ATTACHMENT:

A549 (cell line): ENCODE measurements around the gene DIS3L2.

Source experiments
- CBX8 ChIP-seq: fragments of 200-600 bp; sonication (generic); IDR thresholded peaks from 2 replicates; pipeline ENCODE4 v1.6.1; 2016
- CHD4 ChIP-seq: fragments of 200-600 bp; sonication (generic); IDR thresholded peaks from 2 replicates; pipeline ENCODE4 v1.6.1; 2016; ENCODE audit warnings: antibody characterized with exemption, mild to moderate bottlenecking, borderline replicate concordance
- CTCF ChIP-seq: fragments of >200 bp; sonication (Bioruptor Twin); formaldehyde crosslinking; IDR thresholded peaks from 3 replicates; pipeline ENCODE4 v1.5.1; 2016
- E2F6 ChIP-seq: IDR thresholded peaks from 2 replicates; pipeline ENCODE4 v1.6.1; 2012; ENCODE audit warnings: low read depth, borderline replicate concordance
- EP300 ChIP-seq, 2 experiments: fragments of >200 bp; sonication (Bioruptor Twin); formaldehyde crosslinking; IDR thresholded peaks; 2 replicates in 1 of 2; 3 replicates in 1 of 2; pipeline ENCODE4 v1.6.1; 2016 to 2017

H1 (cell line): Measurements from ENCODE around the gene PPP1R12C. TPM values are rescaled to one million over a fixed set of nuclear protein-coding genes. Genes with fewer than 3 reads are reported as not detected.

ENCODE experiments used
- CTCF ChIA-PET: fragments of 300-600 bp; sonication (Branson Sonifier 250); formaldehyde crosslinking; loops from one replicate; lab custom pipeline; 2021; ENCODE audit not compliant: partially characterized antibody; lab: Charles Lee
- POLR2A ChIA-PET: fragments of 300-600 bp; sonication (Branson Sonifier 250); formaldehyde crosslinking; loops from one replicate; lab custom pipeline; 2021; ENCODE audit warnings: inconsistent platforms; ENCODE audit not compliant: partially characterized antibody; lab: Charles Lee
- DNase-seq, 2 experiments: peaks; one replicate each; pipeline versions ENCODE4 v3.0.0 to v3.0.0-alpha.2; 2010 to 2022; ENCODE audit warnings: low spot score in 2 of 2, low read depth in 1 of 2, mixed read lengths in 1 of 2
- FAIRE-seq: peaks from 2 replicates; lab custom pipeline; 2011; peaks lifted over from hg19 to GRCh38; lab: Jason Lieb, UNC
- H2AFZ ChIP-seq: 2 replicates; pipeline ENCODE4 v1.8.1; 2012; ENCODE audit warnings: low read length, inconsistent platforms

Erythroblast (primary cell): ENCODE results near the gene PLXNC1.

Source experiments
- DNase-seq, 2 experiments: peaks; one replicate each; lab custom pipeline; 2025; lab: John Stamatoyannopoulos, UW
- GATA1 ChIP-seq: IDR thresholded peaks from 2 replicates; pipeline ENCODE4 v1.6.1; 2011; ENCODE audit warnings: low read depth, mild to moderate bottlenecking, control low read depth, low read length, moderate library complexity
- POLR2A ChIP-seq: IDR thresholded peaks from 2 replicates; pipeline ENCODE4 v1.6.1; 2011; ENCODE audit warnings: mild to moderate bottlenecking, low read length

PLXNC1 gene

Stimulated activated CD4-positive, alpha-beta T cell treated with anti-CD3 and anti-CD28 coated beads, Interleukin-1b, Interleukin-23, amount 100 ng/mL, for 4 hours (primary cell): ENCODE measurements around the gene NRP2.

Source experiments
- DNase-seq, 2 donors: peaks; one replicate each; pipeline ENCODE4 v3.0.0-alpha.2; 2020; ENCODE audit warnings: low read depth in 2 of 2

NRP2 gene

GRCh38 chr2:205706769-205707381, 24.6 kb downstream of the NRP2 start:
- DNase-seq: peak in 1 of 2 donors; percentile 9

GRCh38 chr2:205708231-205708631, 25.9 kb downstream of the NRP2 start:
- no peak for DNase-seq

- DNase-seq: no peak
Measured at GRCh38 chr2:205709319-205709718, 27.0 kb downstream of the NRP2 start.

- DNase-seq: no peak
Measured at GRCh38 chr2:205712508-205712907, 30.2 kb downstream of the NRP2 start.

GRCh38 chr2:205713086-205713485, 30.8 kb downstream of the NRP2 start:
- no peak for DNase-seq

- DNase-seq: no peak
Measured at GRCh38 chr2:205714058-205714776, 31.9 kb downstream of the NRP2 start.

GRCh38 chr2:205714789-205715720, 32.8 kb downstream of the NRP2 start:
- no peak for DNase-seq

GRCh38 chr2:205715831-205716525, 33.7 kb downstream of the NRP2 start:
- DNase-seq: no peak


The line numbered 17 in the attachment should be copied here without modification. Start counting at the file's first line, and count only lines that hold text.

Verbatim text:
- DNase-seq, 2 experiments: peaks; one replicate each; lab custom pipeline; 2025; lab: John Stamatoyannopoulos, UW